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Aug 2, 2006

P.U.P. wants Price off Commission of Inquiry

Story PictureOn Tuesday, the first public hearings of the Commission of Inquiry into the Development Finance Corporation made for hours of must see tv … but tonight critics in Belmopan are trying to pull the plug on the whole affair … or at least its chairman. A press release issued by the People’s United Party secretariat this afternoon reads in part:

“The P.U.P. calls upon Mr. David Price, Chairman of the Commission of Inquiry into the operations of the D.F.C. to immediately recuse himself from the Commission on the grounds of bias. The P.U.P. is satisfied that … the interviews [to the media since his appointment in March 2005] disclose that Mr. Price has so conducted himself that he cannot faithfully and impartially inquire into the operations of the D.F.C.”

As for their reasons for the unusual action, the P.U.P. accuses the commission’s legal advisor, Lois Young-Barrow, of “antagonism and hatred for the Government”, traits that will “prejudice her ability to objectively advise the commission.” The P.U.P. further contends that during the civil unrest in 2005, Price advised the National Trade Union Congress, an organization that “made serious allegations of wrongdoing against the Government and had called for its removal”.

The release goes on to say that if Price does not immediately step down, the P.U.P. will call on Prime Minister Said Musa to revoke the Commission on the grounds of bias and, if this is not done, will “expeditiously file legal action” for his removal. The P.U.P. says that it, and I quote,

“views the start of the inquiry as the start of a political witch-hunt and persecution of members and supporters of the P.U.P. by members of the commission and their legal counsel who have demonstrated a clear political agenda against the government”.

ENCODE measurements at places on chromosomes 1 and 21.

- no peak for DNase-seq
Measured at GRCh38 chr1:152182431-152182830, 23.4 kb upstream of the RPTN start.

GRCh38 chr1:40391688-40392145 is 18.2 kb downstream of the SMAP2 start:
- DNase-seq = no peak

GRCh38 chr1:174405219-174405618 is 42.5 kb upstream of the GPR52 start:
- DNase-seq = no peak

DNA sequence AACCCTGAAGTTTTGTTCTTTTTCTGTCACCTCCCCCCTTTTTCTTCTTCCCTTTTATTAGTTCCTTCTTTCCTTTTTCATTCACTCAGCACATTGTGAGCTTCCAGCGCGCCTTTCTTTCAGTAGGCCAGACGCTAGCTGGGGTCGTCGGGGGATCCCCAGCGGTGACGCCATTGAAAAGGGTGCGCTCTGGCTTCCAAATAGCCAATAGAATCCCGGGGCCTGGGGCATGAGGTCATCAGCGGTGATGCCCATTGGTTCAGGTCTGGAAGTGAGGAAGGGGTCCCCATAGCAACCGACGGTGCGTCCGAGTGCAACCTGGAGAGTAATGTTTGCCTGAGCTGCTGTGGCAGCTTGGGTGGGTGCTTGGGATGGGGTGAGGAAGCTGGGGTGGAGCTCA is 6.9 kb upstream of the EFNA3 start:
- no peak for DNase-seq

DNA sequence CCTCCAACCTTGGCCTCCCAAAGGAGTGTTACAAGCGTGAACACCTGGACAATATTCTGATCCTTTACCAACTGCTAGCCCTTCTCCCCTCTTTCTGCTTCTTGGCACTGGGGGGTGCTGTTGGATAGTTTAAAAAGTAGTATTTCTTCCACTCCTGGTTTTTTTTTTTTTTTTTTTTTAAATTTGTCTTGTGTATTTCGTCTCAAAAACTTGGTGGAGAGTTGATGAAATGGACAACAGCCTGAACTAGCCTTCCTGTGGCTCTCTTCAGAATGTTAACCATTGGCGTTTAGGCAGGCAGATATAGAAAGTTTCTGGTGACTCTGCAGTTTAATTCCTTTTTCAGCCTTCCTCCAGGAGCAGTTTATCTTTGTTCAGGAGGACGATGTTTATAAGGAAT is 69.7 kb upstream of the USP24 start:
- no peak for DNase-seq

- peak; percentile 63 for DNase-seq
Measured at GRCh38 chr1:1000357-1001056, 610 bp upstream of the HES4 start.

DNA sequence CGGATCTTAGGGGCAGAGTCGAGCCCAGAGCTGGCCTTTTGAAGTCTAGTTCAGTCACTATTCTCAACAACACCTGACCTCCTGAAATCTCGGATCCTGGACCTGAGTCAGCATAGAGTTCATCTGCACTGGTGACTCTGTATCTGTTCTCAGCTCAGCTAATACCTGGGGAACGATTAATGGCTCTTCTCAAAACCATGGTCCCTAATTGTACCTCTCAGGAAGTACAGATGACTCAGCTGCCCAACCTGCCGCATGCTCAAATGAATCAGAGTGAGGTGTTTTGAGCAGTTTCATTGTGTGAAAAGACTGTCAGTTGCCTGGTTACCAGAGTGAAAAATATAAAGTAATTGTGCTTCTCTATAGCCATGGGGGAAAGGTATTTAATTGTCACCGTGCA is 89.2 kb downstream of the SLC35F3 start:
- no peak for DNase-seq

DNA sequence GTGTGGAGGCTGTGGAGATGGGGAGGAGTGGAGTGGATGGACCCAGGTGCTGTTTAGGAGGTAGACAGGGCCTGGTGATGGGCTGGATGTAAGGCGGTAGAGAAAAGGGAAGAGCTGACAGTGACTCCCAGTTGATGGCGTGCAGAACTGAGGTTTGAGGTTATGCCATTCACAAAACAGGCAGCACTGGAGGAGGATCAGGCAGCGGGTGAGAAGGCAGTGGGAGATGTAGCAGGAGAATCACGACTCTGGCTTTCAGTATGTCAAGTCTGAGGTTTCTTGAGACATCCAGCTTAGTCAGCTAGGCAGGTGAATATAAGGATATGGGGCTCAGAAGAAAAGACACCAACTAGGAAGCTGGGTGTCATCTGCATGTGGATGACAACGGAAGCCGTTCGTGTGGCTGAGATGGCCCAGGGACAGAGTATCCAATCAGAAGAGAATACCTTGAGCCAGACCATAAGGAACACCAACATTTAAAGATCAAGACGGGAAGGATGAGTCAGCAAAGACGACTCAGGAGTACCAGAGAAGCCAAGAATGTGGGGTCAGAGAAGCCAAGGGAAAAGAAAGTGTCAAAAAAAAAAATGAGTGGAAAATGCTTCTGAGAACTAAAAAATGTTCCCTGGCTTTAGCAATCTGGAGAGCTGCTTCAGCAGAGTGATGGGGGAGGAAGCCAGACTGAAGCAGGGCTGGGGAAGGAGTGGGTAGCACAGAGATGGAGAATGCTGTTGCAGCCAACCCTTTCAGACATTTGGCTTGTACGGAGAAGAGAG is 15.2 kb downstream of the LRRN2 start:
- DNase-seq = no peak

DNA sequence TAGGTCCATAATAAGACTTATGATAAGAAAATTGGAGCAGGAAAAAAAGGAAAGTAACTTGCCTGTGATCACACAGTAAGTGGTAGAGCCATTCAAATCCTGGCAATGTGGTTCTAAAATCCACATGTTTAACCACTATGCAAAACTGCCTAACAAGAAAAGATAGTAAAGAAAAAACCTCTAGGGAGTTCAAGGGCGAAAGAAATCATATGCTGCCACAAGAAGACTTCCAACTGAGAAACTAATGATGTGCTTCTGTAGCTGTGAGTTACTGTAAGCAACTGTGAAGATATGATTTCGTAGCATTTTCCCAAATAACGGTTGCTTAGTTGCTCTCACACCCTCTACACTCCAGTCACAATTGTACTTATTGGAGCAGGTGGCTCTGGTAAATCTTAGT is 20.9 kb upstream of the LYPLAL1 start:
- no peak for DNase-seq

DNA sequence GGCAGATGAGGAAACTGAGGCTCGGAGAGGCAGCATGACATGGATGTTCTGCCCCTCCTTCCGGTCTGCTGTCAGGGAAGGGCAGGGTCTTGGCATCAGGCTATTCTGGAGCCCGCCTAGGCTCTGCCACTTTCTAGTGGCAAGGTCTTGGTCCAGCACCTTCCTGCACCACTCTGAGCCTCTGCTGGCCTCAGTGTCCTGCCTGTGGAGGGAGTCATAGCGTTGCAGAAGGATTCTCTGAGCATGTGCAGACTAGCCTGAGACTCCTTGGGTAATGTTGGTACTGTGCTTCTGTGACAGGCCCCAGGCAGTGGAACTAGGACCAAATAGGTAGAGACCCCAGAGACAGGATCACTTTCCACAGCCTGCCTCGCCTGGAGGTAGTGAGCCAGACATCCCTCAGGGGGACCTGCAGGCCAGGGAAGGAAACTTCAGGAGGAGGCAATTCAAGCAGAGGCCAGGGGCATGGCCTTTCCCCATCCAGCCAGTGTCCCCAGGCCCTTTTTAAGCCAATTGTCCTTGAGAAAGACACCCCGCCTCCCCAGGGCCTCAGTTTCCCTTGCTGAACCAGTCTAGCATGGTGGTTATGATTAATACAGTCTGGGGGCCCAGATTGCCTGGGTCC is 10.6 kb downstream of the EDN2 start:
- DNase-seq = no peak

Attached to the release are purported copies of correspondence between Price and the N.T.U.C.B. in early 2005 and a letter from Lois Young to Price on how a forensic auditor should be appointed.

When the commission was set up last year, the union nominated Merlene Bailey Martinez, the Government of Belize put forward Herbert Lord as its representative and David Price was mutually agreed on as Chairman by both sides. It is not clear why the P.U.P. chose this time to change its attitude toward Price as presumably they thoroughly considered his qualifications before the Prime Minister appointed him. When we contacted Price for comment this afternoon, he told us “the commission is fully engaged in carrying out its mandate and as far as any party press release is concerned we have no comment at this time”.

In its first session on Tuesday the testimony of witnesses made it clear that one of the Commission’s key areas of interest will be the issue of preferential treatment given by the D.F.C. to supporters of the P.U.P. government.


Viewers please note: This Internet newscast is a verbatim transcript of our evening television newscast. Where speakers use Kriol, we attempt to faithfully reproduce the quotes using a standard spelling system.

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